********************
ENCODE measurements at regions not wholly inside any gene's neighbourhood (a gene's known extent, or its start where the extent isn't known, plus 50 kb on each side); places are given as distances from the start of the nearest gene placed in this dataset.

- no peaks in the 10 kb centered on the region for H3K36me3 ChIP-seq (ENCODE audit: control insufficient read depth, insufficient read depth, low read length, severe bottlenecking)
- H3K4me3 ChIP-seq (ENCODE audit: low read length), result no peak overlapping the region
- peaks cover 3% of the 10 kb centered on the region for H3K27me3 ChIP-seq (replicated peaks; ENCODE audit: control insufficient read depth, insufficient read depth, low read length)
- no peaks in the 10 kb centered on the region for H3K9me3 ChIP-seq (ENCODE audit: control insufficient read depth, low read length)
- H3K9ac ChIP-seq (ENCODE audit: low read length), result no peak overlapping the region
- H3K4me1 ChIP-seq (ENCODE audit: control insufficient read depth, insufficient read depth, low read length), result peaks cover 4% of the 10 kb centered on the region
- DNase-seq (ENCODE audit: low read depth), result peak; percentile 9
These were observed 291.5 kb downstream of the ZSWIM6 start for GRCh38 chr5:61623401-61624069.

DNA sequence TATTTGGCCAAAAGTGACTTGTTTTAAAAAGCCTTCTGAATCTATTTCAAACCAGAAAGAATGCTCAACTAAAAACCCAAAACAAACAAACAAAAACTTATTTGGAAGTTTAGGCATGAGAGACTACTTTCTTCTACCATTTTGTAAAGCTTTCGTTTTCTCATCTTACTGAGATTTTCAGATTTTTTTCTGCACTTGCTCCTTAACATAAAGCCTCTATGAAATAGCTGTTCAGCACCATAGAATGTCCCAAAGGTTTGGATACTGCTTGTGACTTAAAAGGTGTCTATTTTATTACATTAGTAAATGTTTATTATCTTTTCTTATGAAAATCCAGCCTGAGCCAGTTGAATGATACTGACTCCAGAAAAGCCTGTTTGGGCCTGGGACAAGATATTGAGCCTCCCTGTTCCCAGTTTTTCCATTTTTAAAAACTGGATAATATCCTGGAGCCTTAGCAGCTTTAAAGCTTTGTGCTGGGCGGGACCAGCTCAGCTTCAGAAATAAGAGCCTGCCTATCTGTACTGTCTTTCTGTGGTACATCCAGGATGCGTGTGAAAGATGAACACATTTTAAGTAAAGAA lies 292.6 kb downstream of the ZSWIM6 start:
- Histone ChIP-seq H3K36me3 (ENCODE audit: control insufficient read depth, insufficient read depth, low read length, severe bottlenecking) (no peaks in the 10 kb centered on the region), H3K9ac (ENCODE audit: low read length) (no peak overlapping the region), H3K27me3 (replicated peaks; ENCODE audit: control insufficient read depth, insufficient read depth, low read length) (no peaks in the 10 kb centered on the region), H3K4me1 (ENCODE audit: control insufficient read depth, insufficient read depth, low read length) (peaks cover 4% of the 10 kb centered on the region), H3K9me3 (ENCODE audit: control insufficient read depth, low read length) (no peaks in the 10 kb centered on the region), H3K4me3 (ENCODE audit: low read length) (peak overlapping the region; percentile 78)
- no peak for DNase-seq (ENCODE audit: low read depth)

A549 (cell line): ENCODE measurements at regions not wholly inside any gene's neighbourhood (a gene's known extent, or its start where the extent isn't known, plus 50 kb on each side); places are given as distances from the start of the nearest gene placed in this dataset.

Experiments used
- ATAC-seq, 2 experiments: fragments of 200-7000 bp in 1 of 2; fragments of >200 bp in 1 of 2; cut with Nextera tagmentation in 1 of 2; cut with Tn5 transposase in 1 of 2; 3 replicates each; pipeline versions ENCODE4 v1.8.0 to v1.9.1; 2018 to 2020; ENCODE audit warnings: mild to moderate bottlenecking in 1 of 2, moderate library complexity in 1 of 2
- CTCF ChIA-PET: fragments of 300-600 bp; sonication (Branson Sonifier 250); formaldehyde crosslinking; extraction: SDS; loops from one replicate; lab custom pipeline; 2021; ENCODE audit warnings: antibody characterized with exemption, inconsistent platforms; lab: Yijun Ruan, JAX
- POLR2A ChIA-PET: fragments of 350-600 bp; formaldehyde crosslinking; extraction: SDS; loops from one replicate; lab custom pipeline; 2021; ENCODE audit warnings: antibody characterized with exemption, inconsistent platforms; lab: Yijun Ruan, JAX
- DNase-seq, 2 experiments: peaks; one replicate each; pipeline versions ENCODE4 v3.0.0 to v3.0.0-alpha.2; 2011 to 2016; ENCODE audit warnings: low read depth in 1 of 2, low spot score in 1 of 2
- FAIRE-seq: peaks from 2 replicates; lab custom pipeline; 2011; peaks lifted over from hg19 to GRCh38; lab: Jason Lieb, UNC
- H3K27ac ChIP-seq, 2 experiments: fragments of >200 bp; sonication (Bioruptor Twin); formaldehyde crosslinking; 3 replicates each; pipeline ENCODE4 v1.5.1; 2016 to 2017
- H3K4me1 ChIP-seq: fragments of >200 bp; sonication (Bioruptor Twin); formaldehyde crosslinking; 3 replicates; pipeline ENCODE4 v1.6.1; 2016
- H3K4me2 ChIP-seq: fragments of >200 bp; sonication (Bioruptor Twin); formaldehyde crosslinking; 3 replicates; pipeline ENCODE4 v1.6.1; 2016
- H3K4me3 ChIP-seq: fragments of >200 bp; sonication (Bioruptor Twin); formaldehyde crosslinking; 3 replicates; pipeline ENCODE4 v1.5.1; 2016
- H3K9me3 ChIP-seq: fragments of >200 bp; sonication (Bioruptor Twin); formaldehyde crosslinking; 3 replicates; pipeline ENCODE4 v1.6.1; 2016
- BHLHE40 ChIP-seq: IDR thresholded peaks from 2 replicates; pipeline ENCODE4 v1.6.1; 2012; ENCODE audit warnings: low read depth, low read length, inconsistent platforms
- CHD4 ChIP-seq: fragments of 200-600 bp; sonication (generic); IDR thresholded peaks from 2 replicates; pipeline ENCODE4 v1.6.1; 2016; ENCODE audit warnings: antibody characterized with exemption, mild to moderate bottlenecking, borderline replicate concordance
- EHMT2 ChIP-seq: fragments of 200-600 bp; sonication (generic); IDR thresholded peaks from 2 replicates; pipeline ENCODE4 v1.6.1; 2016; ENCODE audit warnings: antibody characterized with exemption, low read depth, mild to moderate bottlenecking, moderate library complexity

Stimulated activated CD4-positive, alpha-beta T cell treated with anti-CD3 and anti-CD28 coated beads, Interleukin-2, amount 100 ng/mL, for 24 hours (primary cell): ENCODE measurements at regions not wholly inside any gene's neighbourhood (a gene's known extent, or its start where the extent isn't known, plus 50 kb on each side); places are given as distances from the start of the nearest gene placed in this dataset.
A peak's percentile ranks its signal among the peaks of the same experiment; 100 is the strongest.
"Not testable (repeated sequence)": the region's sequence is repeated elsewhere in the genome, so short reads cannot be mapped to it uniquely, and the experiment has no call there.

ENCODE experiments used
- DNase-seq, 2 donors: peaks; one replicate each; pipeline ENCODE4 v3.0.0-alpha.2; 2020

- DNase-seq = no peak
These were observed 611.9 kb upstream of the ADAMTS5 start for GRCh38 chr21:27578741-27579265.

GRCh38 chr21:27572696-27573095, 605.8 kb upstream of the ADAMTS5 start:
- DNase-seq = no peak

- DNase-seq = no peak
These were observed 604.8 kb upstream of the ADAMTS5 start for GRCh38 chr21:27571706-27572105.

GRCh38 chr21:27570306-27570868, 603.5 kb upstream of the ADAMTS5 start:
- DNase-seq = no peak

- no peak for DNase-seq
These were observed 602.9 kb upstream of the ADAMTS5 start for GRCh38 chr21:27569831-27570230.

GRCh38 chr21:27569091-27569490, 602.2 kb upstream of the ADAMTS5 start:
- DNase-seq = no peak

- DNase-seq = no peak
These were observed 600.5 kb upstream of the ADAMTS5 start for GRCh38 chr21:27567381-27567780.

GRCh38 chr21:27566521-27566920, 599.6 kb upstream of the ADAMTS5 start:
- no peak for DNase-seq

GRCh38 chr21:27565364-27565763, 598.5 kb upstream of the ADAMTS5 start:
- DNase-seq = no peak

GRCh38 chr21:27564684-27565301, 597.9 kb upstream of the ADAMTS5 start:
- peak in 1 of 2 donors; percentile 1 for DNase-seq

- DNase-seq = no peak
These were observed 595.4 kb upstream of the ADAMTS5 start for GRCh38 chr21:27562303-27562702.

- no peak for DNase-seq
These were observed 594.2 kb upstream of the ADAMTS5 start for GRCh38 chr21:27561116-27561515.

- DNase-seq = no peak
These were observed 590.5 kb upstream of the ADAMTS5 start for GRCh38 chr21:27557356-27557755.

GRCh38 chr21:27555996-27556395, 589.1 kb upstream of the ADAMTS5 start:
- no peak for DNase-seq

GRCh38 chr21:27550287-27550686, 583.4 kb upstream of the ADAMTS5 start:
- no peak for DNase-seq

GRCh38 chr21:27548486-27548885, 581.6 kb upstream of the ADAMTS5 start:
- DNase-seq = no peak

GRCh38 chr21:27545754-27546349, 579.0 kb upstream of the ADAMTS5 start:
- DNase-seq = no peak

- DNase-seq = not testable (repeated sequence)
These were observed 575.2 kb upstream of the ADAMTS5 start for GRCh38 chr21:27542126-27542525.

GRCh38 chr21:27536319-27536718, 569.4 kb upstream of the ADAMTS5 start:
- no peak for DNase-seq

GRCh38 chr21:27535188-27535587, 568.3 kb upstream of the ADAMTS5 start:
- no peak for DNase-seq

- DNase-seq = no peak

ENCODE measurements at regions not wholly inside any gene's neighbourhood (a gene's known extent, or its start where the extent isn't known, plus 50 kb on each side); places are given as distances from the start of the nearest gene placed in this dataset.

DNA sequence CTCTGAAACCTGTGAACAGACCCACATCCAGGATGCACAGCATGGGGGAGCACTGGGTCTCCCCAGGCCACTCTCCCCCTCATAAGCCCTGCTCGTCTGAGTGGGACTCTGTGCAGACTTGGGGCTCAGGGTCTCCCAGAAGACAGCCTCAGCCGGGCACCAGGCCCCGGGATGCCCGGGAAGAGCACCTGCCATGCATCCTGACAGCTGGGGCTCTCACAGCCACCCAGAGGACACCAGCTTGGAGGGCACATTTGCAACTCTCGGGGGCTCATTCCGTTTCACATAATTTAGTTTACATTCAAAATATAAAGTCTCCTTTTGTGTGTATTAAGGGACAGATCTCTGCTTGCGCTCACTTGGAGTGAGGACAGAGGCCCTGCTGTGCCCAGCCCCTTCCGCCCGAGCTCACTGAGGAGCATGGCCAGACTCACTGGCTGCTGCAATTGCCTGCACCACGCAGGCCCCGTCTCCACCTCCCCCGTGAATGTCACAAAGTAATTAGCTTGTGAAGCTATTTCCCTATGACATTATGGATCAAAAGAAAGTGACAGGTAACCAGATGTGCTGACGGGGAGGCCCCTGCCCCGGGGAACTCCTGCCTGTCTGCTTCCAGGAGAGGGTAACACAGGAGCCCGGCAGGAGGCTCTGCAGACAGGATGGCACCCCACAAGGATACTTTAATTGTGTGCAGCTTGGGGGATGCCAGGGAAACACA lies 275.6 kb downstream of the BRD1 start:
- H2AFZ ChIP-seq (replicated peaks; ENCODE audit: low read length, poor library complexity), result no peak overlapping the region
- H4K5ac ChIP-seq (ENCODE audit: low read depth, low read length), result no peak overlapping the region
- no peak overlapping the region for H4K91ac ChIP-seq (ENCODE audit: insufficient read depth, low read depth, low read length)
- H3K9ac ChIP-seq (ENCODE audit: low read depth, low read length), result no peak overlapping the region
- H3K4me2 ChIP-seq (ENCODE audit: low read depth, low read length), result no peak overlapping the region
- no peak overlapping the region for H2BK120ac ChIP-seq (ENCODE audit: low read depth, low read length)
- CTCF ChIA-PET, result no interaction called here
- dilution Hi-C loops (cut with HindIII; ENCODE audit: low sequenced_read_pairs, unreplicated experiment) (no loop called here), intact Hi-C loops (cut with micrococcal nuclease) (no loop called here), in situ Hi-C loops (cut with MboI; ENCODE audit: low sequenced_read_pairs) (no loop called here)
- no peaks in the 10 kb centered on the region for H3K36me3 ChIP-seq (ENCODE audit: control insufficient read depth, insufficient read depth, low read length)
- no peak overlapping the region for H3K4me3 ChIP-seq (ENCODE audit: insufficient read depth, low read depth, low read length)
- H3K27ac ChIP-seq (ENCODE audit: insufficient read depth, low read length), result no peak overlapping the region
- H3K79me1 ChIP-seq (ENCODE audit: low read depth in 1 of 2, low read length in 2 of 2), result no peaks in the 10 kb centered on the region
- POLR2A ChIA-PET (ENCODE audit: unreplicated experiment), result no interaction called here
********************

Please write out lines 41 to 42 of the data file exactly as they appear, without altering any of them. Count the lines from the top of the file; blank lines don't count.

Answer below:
- no peak for DNase-seq
These were observed 602.9 kb upstream of the ADAMTS5 start for GRCh38 chr21:27569831-27570230.